Paper for ANU Missions Seminar 2006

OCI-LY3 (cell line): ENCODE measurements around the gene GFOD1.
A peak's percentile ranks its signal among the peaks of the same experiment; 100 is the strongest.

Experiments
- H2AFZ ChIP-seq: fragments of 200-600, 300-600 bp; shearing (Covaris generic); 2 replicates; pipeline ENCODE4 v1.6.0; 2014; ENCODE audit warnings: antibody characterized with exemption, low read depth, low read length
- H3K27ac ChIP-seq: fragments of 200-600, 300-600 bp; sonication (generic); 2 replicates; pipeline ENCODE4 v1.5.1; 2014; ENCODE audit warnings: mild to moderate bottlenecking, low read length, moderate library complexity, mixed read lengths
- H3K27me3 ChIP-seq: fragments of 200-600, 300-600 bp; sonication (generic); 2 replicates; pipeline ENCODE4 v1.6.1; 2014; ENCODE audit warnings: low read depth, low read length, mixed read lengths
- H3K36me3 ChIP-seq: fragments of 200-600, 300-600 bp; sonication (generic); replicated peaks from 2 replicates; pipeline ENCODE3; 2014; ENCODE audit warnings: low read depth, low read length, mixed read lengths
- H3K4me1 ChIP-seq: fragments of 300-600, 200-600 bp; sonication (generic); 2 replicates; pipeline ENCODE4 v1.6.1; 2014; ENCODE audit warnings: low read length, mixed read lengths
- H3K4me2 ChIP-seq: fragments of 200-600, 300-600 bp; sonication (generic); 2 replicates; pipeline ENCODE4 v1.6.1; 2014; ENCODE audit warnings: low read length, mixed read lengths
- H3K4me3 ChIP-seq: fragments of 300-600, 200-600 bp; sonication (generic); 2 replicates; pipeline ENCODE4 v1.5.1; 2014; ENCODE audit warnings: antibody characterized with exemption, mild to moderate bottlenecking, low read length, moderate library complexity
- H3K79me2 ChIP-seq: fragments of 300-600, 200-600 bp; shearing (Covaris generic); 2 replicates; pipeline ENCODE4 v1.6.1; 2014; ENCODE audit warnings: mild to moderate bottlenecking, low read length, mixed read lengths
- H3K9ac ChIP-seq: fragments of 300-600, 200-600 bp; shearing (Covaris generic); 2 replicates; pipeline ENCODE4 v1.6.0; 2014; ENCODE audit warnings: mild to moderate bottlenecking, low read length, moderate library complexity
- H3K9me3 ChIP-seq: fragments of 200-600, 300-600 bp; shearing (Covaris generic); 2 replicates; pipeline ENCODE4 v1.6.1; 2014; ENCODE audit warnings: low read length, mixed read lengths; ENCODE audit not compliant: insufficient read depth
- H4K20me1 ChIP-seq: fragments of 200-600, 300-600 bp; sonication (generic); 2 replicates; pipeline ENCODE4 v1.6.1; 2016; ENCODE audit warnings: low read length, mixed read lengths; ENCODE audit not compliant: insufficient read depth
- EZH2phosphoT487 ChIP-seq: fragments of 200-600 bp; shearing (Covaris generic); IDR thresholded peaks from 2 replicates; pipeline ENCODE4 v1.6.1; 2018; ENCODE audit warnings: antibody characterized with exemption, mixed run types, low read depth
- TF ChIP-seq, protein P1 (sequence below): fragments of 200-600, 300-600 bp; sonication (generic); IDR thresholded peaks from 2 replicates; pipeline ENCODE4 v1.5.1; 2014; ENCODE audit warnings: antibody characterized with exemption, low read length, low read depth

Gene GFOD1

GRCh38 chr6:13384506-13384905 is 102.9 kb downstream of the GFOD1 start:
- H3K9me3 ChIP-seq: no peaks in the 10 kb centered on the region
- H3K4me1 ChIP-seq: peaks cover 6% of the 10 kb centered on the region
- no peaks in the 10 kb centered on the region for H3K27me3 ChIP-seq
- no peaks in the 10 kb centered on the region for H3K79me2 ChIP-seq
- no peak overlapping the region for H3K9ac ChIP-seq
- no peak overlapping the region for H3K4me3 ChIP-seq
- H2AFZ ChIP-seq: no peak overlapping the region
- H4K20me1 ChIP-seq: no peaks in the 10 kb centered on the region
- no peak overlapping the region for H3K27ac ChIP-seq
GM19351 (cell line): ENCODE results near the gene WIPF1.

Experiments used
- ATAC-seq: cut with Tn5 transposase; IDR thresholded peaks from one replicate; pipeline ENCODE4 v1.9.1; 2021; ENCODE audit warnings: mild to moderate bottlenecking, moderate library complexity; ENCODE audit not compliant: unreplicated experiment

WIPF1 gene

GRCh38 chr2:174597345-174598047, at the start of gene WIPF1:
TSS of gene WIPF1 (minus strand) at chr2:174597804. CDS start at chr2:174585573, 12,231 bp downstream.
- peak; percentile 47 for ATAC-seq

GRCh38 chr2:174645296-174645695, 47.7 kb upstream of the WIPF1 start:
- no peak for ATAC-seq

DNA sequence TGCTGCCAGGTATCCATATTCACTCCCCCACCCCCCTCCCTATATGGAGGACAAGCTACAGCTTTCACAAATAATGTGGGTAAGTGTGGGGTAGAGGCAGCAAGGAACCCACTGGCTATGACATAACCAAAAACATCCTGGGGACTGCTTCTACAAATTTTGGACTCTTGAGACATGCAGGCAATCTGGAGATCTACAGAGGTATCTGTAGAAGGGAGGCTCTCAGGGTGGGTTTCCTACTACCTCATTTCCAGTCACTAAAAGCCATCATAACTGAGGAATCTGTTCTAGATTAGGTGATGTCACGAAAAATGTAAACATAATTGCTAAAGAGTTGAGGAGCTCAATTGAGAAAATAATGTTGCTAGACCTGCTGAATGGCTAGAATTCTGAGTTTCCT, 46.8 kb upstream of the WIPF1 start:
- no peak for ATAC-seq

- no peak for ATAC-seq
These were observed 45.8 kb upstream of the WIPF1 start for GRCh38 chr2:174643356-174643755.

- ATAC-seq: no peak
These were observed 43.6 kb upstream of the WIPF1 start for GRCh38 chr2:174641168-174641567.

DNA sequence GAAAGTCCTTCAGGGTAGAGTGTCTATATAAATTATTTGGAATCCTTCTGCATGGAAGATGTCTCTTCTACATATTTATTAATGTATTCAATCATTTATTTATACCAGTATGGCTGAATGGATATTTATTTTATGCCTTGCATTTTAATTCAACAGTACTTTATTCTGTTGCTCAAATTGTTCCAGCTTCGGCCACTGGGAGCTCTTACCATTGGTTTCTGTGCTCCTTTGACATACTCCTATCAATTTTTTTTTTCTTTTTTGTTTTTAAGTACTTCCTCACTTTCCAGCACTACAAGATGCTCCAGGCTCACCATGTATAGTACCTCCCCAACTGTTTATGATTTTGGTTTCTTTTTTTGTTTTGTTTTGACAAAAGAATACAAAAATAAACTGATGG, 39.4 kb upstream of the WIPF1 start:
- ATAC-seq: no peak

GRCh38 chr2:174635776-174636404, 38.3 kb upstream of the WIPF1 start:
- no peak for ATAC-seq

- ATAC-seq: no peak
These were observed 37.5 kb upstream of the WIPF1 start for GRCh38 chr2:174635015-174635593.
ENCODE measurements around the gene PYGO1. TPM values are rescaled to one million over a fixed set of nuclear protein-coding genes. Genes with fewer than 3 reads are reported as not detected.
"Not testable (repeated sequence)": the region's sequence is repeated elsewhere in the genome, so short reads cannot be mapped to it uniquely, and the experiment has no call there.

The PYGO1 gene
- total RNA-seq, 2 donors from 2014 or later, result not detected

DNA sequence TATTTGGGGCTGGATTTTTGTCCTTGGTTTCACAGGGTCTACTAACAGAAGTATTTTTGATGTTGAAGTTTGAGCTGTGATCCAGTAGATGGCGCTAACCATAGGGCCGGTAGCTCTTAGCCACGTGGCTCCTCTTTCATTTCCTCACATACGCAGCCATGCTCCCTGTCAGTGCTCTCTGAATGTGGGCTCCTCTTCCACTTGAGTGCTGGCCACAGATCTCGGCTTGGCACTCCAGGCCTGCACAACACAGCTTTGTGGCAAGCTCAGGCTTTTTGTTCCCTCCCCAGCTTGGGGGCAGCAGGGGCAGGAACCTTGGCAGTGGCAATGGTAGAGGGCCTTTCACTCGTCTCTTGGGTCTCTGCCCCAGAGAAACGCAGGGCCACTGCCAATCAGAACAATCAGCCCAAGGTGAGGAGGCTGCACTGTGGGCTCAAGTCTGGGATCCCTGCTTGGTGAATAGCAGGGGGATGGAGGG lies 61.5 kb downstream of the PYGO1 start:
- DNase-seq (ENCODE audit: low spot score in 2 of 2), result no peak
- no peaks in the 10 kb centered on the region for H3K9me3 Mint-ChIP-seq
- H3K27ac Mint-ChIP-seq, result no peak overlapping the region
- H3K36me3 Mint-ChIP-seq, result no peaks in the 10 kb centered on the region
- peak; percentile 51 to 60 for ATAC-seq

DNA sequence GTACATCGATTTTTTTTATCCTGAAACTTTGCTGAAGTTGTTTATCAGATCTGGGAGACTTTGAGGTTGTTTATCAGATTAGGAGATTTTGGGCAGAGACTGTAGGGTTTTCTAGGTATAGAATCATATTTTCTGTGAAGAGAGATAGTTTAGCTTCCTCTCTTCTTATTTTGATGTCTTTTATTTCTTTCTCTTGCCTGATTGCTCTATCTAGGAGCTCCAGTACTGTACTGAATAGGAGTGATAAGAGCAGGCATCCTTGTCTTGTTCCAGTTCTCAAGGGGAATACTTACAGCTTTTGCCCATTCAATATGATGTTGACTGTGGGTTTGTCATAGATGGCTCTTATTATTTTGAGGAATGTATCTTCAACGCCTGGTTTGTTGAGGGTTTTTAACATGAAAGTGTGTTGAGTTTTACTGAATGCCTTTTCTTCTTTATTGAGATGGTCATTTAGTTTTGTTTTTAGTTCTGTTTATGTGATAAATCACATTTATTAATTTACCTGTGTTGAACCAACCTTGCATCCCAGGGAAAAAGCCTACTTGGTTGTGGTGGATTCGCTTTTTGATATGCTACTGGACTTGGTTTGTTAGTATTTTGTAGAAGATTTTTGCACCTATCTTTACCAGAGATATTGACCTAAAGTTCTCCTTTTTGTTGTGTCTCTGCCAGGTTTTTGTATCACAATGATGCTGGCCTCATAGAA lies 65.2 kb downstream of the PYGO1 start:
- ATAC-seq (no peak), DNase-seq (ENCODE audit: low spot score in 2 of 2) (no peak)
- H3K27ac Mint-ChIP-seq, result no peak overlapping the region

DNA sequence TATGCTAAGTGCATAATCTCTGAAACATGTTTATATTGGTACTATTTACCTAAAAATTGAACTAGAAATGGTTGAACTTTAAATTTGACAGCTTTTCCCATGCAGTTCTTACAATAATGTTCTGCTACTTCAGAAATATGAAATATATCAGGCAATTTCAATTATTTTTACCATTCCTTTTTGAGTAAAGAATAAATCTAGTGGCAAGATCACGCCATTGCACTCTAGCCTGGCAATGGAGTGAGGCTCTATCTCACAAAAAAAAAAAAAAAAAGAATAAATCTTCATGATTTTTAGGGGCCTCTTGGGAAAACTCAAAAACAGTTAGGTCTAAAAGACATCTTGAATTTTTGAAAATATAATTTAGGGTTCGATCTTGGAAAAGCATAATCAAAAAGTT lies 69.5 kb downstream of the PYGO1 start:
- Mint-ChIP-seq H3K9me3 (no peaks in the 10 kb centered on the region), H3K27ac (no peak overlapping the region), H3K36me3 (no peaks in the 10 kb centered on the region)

The missionary career of Rev Dr George Brown in the Pacific began when he arrived in Samoa in 1860 with his bride Lydia Wallis. Over the years he traversed the Pacific repeatedly, working in various capacities in eastern Australia, New Zealand, Fiji, Tonga, Samoa, Papua New Guinea and the Solomon Islands until his final Pacific journey in 1915. He served the Wesleyan Methodist Church in Australasia as missionary, mission administrator and President, hero and embarrassment, political stirrer and creative thinker, pugnacious peacemaker, pioneer and pastor, shaper of policy and teller of ripping yarns. During his first fourteen years as a missionary in Samoa, years that were marked by discouragement, frustration and conflict, Brown developed attitudes and understandings that informed the rest of his long career. These included his relationships with Pacific Island people, development of models for mission, views on colonial influence in island communities, relationships with other missionary organizations, his active curiosity about Pacific cultures and the critical role of his wife Lydia.